Photographer: Jack Taylor/Getty Images
Art & Design

Tour the Tate Modern’s $372 Million New Wing, London’s Latest Marvel

The Tate Modern, London’s most prestigious destination for 20th and 21st century art, has completed an 11-level, 212-foot-high tower, which expands its exhibition and performance space by 60 percent. Check out the addition, designed by the Swiss architects Herzog & de Meuron, ahead of the crush of visitors.

  1. The Tower Behind the Existing Tate
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    The Tower Behind the Existing Tate

    With a brick facade, the new tower—called the Switch House—fits with the existing Tate Modern’s Turbine Hall.

    Photographer: Iwan Baan via Tate Modern

  2. A Twisted Pyramid
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    A Twisted Pyramid

    Herzog & de Meuron, the designers of the extension, were the (then-unknown) duo chosen in 1995 to renovate the Turbine Hall, which opened in 2000.

    Photographer: Jack Taylor/Getty Images

  3. Pyramid
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    Pyramid

    The new wing’s exterior showing the detailed, perforated brick lattice, through which light shines at night.

    Photographer: Iwan Baan via Tate Modern

  4. The Spiral Staircase
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    The Spiral Staircase

    Visitors enter the new wing via the Tanks, a lower-level space for performance and film.

    Photographer: Iwan Baan via Tate Modern

  5. Raw Materials
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    Raw Materials

    The spiral staircase on Level 4; the new wing echoes the materials used in the original Turbine Hall.

    Source: Tate Photography

  6. Soaring Galleries
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    Soaring Galleries

    The architects aimed to create a variety of rooms and spaces. That said, every room is invariably primed to showcase the large, attention-grabbing art installations favored by today’s contemporary museums.

    Photographer: Jack Taylor/Getty Images

  7. The 10th Floor
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    The 10th Floor

    Like the main body of the Tate Modern, the new building’s top floor offers panoramic views of the London skyline.

    Photographer: Iwan Baan via Tate Modern

  8. Natural Light, in Small Doses
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    Natural Light, in Small Doses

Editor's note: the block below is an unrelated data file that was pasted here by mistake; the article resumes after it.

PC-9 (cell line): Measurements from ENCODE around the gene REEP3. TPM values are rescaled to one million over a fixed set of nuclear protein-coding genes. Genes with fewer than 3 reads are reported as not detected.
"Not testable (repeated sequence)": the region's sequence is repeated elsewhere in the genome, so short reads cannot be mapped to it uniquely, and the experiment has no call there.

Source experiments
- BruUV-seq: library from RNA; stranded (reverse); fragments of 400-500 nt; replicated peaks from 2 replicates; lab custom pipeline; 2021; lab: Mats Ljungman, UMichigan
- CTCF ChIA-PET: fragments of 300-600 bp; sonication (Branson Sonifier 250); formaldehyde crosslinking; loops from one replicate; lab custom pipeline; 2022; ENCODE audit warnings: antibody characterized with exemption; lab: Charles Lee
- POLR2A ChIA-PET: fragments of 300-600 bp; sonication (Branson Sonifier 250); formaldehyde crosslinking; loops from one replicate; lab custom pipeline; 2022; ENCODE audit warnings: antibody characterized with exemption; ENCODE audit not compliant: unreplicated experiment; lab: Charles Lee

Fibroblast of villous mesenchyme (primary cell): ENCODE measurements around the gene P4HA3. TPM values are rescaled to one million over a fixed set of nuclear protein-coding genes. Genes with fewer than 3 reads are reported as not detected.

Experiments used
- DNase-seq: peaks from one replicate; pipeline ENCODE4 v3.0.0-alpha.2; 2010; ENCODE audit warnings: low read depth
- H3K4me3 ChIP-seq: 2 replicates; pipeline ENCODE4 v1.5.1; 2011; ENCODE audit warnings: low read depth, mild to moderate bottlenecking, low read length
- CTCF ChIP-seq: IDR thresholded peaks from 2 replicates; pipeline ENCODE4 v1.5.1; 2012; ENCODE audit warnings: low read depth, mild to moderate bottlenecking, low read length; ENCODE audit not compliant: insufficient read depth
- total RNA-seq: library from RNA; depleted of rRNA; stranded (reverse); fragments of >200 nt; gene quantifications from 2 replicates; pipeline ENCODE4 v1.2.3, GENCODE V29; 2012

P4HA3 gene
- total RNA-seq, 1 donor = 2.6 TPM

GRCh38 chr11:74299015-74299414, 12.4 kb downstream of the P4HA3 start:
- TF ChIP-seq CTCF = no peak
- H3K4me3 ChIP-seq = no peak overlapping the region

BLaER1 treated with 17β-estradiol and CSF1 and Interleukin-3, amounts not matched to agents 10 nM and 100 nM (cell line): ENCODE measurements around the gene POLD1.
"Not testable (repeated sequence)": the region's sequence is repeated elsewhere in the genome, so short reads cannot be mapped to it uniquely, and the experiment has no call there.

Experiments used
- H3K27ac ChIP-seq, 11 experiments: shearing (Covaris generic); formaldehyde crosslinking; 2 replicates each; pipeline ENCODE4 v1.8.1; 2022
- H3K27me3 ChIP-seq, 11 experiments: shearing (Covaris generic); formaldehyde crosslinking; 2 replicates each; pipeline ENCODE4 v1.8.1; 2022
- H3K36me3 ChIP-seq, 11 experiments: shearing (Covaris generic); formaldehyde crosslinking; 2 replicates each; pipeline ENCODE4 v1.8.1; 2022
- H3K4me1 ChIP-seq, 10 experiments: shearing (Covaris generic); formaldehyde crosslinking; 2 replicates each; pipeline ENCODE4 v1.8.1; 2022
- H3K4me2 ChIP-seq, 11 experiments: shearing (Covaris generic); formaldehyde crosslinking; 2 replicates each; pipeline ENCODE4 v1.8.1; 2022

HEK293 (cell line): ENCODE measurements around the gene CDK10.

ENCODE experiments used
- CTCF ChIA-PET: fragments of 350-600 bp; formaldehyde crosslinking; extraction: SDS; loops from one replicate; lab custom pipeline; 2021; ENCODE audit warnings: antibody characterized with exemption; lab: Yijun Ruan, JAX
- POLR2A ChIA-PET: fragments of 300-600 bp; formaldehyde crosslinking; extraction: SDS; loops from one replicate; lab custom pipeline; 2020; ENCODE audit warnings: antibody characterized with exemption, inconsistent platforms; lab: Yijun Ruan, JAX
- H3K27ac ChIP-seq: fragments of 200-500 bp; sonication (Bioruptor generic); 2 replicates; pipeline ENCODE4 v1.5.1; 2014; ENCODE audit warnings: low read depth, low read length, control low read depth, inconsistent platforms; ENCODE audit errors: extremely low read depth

Level 6 of the tower; light filters in through the building’s facade.

    Source: Tate Photography

  9. Louise Bourgeois’s “Spider”
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    Louise Bourgeois’s “Spider”

    Much has been made of the building’s emphasis on women artists, such as the late sculptor Louise Bourgeois, whose iconic Spider is seen here.

    Photographer: Jack Taylor/Getty Images

  10. “Babel,” by Cildo Meireles
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    “Babel,” by Cildo Meireles

    Monumentality is a seductive and oft-leaned-upon crutch by museums looking to justify their colossally expensive expansions. The Switch House’s opening exhibition is no exception.

    Source: Tate Modern

  11. “Beirut Caoutchouc,” by Marwan Rechmaoui
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    “Beirut Caoutchouc,” by Marwan Rechmaoui

    The extension is the result of one of the most expensive cultural fundraising efforts in Britain’s history.

    Photographer: Jack Taylor/Getty Images

  12. “Square Tubes [Series D],” by Charlotte Posenenske
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    “Square Tubes [Series D],” by Charlotte Posenenske

    The building isn’t just about showing art—it includes spaces for performance, video, and simply for circulation among visitors.

    Source: Tate Photography

  13. “Untitled (Ghardaïa),” by Kader Attia
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    “Untitled (Ghardaïa),” by Kader Attia

    This sculpture is made entirely of couscous.

    Photographer: Jack Taylor/Getty Images

  14.  A Performance Next to a Work by Donald Judd
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    A Performance Next to a Work by Donald Judd

    Art has evolved, argue the Tate’s architects and its director, Nicholas Serota. A 21st century museum should, too.

    Photographer: Jack Taylor/Getty Images

  15. “Pavilion Suspended in a Room I,” by Cristina Iglesias
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    “Pavilion Suspended in a Room I,” by Cristina Iglesias

    The Tate Modern had about 4.7 million visitors last year.

    Photographer: Jack Taylor/Getty Images

  16. Enjoying the View
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    Enjoying the View

    A visitor pauses alongside views of St. Paul’s Cathedral across the river Thames.

    Source: Tate Photography